impressed me was an acknowledgement by the Members of the Congress who 
have been here for years and years in both parties that they made a 
mistake back in 1981 to adopt a bidding war in the tax cuts that gave us 
what became known as ``trickle-down economics'' and quadrupled the 
national debt. And they agreed that we ought to have a limit to how much 
we cut revenues, determined by how much we can pay for that with 
spending cuts, so that there is going to be, apparently, no attempt to 
go back to what I call trickle-down economics, to exploding the deficit 
and a ratification of the work of the last 2 years in reducing the 
deficit by $700 billion, which is about $11,000 a family in this 
country. I was happy with that result.
    I think there will be a lot of other things we can do, but I hope 
now that the House has taken one vote in the reform area, they will keep 
on going with the line-item veto, with the unfunded mandates 
legislation, and hopefully, too, with lobby reform and other reforms. 
I'm sorry the lobby reform legislation didn't pass yesterday, but it can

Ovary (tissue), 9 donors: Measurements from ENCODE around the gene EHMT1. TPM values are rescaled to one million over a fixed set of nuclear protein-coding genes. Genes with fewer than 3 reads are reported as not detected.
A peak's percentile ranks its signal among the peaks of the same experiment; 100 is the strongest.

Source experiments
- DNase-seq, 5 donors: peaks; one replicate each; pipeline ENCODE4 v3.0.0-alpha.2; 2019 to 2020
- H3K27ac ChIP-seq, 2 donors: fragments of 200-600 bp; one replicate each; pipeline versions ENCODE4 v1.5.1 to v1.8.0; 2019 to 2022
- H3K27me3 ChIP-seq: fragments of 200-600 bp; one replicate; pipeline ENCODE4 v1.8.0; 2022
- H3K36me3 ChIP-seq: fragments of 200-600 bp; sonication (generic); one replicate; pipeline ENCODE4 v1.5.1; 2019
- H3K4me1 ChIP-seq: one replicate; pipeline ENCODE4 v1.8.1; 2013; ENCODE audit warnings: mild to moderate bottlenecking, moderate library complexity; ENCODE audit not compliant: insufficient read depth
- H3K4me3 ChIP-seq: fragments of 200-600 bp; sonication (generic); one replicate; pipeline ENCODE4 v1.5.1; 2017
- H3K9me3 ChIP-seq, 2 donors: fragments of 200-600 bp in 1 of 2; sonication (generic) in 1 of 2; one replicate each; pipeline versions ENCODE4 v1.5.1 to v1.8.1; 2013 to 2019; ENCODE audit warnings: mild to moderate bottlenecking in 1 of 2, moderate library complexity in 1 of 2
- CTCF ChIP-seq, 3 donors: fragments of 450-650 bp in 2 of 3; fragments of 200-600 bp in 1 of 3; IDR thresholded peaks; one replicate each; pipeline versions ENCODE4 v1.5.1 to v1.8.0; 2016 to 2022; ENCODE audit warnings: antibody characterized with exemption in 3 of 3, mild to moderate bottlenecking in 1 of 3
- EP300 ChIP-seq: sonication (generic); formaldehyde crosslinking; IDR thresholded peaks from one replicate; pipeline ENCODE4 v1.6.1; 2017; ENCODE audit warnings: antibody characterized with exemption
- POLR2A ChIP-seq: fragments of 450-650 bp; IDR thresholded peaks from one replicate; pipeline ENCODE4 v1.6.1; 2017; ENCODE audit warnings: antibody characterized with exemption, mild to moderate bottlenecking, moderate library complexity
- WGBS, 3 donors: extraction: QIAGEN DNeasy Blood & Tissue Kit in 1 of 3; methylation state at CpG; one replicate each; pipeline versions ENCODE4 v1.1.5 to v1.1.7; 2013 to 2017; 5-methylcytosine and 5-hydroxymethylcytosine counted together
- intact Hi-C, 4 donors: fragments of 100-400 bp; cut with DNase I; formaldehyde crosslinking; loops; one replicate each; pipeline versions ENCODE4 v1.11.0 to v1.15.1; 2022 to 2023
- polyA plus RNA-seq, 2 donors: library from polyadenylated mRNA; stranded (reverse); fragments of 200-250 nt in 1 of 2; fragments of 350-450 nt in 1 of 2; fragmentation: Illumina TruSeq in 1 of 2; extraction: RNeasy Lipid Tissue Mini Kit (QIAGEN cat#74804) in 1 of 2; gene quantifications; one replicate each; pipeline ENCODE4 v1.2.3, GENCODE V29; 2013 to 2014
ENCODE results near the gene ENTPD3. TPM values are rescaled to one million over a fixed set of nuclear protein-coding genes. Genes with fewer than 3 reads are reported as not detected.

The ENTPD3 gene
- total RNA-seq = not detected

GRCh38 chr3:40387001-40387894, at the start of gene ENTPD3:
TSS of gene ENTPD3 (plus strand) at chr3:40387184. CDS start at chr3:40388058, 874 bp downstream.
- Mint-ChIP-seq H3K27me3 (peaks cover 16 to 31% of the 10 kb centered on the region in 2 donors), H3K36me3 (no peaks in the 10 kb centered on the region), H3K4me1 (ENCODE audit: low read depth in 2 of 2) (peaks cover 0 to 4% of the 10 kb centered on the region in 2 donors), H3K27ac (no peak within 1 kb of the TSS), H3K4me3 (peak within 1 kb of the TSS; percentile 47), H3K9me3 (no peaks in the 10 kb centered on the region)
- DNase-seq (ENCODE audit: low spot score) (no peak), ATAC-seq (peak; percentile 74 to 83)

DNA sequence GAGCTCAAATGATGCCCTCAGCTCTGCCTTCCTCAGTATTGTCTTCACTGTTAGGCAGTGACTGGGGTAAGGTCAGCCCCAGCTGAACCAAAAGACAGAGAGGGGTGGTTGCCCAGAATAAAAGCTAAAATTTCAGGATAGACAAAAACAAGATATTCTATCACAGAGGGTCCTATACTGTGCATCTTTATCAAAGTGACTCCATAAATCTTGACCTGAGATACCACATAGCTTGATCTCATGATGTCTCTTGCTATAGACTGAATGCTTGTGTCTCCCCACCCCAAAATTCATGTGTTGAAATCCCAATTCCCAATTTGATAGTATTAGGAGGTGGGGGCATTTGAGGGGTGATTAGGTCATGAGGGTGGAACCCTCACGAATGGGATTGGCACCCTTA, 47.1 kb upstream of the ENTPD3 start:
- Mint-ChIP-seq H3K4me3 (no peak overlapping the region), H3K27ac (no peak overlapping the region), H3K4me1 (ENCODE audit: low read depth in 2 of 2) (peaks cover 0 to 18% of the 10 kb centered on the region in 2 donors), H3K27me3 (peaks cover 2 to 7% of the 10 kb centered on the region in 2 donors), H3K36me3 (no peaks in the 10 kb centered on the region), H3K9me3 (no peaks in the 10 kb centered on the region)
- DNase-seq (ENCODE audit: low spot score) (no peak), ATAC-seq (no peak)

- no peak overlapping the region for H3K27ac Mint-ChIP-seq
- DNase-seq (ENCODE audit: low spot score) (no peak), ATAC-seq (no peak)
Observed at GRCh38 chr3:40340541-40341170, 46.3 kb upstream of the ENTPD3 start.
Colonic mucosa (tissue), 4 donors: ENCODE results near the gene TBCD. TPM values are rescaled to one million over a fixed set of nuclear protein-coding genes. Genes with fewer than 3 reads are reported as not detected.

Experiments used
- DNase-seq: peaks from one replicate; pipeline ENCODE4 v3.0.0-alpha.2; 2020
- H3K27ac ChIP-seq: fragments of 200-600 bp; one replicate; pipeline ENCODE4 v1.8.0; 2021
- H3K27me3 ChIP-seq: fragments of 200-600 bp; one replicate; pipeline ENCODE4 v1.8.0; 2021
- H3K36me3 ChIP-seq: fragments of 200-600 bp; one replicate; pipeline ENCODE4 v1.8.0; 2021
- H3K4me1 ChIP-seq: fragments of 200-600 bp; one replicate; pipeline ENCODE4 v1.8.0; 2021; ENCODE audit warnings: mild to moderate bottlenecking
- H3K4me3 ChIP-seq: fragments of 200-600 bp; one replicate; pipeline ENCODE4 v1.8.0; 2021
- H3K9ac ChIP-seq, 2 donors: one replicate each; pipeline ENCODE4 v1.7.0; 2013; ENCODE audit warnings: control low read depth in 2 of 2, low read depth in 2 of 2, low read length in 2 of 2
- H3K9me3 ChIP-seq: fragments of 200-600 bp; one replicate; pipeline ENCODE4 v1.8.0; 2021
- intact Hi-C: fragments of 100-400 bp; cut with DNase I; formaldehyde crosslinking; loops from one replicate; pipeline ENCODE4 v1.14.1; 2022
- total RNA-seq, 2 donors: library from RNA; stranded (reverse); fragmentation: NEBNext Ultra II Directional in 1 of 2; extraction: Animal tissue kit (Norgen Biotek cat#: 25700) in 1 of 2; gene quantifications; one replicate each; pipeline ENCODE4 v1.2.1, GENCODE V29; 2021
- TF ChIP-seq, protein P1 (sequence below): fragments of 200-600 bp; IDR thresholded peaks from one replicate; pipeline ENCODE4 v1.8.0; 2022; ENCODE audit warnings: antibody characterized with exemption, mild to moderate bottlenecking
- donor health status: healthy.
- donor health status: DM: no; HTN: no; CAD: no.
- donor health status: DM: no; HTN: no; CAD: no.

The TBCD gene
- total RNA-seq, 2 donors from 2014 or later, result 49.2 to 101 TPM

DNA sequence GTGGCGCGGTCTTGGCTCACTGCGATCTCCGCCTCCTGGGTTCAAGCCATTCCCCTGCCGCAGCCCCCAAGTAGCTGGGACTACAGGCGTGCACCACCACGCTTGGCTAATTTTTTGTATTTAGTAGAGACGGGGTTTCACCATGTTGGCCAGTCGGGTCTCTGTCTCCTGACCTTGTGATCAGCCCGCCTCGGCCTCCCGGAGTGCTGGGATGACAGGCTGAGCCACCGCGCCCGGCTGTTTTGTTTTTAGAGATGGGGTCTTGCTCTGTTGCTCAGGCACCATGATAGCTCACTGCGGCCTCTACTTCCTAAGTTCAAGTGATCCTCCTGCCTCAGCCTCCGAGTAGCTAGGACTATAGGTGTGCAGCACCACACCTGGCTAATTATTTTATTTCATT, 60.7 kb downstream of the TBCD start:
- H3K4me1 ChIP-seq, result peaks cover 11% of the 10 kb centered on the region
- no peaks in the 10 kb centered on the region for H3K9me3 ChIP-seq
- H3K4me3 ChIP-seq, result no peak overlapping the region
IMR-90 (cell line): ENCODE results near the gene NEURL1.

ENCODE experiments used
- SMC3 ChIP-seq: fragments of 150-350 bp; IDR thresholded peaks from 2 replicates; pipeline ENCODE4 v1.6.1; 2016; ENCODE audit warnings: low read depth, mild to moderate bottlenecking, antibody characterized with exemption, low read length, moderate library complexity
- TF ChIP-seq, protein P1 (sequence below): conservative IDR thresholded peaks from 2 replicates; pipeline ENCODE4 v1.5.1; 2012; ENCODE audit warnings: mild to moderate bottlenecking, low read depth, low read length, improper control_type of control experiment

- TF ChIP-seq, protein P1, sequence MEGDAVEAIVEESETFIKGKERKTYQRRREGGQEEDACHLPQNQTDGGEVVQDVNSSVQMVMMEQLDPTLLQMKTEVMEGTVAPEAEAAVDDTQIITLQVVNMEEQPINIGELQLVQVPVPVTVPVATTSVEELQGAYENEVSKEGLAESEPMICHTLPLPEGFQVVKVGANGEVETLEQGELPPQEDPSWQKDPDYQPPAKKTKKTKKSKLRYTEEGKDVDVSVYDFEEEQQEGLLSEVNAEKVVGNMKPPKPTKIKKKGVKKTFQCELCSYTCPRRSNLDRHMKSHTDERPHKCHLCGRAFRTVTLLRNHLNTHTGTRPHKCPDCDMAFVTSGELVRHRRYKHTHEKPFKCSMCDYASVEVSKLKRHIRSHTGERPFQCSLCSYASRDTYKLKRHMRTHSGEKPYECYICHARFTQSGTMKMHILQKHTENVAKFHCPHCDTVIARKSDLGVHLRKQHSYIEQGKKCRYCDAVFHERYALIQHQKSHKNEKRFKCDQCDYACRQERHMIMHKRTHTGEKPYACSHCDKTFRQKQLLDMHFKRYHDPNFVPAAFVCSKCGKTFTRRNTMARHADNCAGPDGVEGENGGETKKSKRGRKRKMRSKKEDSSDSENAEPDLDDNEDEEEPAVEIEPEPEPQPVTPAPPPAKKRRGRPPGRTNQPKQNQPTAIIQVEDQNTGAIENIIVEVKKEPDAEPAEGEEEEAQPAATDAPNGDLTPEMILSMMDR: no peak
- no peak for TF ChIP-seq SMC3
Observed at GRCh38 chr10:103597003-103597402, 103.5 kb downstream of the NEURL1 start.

pass on its own merits, and it's a very important part of what we need 
to do to restore the confidence of the American people in our Government 
    Thank you very much.
    Q. President Clinton, it almost sounds as if you're saying that the 
country is better off because Republicans won the majority in Congress.
    The President. No. The country is better off because we reduced the 
deficit, produced 5 billion jobs, expanded trade by record amounts, and 
did some things to help ordinary people deal with their lives. But 
people are living through a time of great uprooting, with great changes 
in their lives. They voted to give the majority control in Congress to 
the Republicans.
    My job is not to do what they did. My job is not to stand in the way 
and be an obstructionist force. My job is not to practice the politics 
of personal destruction. My job is to work with them to try to help 
build this country. And that's what I'm going to do.
    If they want to keep bringing the deficit down, that's something we 
started. If they want to reduce the Government, that's something we